One of the core missions of the Badger Hut is to advise young adults on various personal and professional challenges from age 20 to 30 or so, particularly the fact that you really have no idea where the journey will take you. To that end, today we are blessed by the wise words of comedy writer and improv artists Erin Whitehead. Erin lives in Los Angeles, performs at Upright Citizens Brigade, and is a featured writer for OnlineDatingSites.net. Follow her on Twitter @girlwithatail.
I spent close to a decade in Los Angeles in what I call my dog years; seven years passed but I only got about a year of living done in that time. Fresh out of college and armed with useful advice in slogan form like, “Make your dreams a reality,” and, “You can do anything you set out to do,” I began the work of attaining my big goal: to be Natalie Portman. Or Claire Danes. Or realistically (I thought) to be my own version of these gorgeous, serious actresses who got their start as preteens. I enrolled in a series of method acting classes during which I was coached into “break throughs” (mental breakdowns) and where I had to relive every terrible thing that ever happened to me in order to truly understand the characters I was playing (You know, like I’m sure they do on Entourage). The problem was I didn’t start as a preteen, I wasn’t gorgeous, being that serious all the time was making me depressed, and oh – I hated it. I realized this about three years in but, like my first real relationship, I thought that abandoning something just because you were miserable made you a quitter and that clashed with the other slogan advice I had in my pocket: “Don’t be a quitter.”
I’m not totally sure where these life lesson bumper stickers came from. It wasn’t family or teachers but then those weren’t voices I put much stock in anyway. Chances are, like most every other value I’d honed, I had pieced them together from 80’s movies. When Ally Sheedy’s character in The Breakfast Club said, “When you grow up your heart dies,” I took that to mean that letting go of something you wanted meant giving up and giving in to the grind of depressing adulthood. Characters in 80’s movies had dreams, goals, and aspirations that they NEVER let go of even if they ended up crippled in a wheel chair! Of course, the other thing about 80’s movies is they took place over a couple of days or weeks. The silhouettes of dreamers faded fist-in-air into the credits leaving you with the certainty that they’d never alter course. Had my own life freeze-framed at the end of one particularly moving monologue in a method class it would have suggested a very different trajectory than the one I’m currently on.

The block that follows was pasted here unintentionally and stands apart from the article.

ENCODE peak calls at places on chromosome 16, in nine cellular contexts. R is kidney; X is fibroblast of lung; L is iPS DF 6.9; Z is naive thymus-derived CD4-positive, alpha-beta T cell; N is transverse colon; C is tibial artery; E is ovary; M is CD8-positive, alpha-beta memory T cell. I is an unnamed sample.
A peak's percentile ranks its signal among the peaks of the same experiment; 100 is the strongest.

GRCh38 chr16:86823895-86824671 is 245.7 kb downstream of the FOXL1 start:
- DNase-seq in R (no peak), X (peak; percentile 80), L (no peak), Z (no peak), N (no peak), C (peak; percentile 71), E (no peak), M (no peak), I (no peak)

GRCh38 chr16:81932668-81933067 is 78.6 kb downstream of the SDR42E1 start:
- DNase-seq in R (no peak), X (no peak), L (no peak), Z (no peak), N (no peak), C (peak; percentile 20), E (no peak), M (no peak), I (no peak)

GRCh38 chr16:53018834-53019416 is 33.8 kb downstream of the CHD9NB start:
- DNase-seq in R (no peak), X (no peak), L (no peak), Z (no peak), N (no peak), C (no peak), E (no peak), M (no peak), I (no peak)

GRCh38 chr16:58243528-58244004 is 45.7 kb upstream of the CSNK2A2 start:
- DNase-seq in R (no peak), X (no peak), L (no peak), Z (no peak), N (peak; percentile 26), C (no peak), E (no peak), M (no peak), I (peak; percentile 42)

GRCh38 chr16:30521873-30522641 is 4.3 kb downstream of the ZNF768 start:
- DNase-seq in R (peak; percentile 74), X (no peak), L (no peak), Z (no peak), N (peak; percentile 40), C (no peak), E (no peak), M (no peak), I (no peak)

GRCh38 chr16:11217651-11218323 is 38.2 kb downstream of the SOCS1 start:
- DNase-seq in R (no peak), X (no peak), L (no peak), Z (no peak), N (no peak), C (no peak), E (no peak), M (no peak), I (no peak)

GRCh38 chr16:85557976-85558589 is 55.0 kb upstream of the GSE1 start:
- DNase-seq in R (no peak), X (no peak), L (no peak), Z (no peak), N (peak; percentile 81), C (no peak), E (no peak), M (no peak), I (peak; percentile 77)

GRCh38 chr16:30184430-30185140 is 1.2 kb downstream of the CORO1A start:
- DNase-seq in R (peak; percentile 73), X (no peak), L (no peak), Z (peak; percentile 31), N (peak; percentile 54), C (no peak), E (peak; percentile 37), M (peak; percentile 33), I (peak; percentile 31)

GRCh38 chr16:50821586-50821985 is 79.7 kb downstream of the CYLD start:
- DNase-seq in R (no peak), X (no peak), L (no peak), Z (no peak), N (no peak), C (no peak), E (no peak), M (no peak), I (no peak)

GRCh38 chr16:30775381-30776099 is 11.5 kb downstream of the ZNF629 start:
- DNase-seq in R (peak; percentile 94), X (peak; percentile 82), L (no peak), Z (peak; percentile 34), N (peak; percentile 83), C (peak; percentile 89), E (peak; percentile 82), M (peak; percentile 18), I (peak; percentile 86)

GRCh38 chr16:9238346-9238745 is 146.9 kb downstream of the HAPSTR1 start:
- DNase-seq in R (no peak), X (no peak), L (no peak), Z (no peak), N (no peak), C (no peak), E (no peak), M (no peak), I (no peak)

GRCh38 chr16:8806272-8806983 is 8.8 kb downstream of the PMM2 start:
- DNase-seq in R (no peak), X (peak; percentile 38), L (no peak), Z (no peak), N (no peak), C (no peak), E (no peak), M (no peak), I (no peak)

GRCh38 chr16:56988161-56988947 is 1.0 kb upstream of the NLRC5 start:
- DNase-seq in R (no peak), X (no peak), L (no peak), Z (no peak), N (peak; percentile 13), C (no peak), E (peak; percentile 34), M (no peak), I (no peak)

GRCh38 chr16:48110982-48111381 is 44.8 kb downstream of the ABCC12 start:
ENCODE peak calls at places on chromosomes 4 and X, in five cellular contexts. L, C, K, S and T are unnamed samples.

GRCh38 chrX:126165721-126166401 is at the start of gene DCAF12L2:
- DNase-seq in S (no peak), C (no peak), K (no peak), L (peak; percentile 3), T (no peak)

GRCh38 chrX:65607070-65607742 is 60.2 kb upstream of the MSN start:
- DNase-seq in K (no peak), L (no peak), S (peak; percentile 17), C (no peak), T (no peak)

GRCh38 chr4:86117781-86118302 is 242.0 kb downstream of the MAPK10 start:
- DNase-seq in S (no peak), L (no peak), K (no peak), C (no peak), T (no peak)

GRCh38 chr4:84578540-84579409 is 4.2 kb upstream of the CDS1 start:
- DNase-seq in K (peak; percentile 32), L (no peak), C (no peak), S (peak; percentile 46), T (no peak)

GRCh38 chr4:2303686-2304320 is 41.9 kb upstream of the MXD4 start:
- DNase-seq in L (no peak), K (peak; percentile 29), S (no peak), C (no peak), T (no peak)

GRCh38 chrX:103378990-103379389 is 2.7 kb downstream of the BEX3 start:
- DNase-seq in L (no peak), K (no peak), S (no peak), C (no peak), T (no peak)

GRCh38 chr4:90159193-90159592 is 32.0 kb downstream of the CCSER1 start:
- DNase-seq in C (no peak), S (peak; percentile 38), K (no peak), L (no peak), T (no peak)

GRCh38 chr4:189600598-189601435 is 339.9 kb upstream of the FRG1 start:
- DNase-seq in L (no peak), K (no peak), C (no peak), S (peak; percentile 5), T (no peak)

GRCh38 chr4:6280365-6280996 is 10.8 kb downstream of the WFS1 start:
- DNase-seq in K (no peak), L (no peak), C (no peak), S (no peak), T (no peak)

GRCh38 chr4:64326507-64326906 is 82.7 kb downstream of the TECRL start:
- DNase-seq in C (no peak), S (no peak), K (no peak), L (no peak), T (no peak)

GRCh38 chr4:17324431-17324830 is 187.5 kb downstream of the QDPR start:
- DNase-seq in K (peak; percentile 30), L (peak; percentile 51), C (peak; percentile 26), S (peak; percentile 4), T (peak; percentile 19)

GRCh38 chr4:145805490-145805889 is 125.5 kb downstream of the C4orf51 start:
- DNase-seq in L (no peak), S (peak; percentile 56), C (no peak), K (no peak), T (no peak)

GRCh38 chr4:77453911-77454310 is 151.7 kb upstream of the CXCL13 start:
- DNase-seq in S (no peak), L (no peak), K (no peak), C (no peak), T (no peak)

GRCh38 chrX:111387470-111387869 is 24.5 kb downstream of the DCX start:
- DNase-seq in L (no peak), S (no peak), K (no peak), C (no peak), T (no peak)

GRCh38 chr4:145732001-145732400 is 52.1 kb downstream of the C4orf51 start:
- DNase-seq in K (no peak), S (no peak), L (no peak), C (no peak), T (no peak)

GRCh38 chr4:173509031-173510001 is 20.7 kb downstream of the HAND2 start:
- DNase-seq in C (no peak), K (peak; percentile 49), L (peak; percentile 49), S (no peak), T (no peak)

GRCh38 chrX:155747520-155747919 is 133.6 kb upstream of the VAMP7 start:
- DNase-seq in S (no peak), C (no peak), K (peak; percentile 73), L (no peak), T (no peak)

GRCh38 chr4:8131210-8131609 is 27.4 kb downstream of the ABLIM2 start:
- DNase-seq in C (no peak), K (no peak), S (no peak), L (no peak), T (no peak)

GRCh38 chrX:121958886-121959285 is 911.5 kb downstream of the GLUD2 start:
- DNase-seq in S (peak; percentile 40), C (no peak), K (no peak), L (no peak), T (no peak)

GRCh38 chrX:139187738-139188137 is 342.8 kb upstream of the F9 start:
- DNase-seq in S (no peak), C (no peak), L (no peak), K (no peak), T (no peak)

What I didn’t get was that allowing yourself to realize you don’t want something anymore isn’t the same as giving up. In fact, it’s just the inverted way of saying you want something different. If I had been open to listening to my heart which was, as Ally Sheedy predicted, dying, I would have saved years (and thousands of dollars in method classes). Instead, since I was squashing the inner rumblings that something wasn’t right, it took getting smacked in the face from something on the outside. Three dates in with a writer/comedian I jolted to life when I suddenly knew with absolute certainty that I desperately needed and wanted not to date him, but to BE him. No, I didn’t want to become a man (although hey, if my heart wants that one day, I’ll be open to it). I wanted his life. I’d been so crippled by clinging to an old want, I didn’t even know I had new, stronger one until it was making out with me. I wanted to be writing and doing comedy. Like most big crushes I’ve nursed, I was attracted to them because they physically embodied something I wanted. It’s just that I didn’t know I wanted it until I saw someone else walking around with it. It’s like when someone borrows your sweater without asking and you’re like, “That’s a nice – hey, that’s MY sweater, why didn’t I ever notice how great it looked until it was on someone else?” When you see your dream life walking around in someone else’s skin, you first want to hump them, then you want to be them. As soon as I figured that out, I ended my dog year.
If my life freeze-framed this second it would suggest I’m well on my way to becoming a successful writer/comedian. Right now, I really frigging hope that’s the case. But then if you had asked me what I want to be when I was ten I would have said, “Marine Biologist” (it was the cool thing to say you wanted to be that year). If you had asked me when I was five I would have said, “A horse.” Harmless as the question might seem, when adults ask kids, “What do you want to be when you grow up?” it implies that they should know. That it should be one, constant thing. I think “want” is a moving horizon. It’s the dangling carrot that urges us forward to the next thing we didn’t even know we wanted because we hadn’t seen it yet. Wanting something and going about attaining it is awesome. But for me it’s not about following it through to the bloody end. It’s about where the pursuit of that want takes you and what it makes you want next. It keeps you moving forward which keeps you alive. It keeps your heart from dying.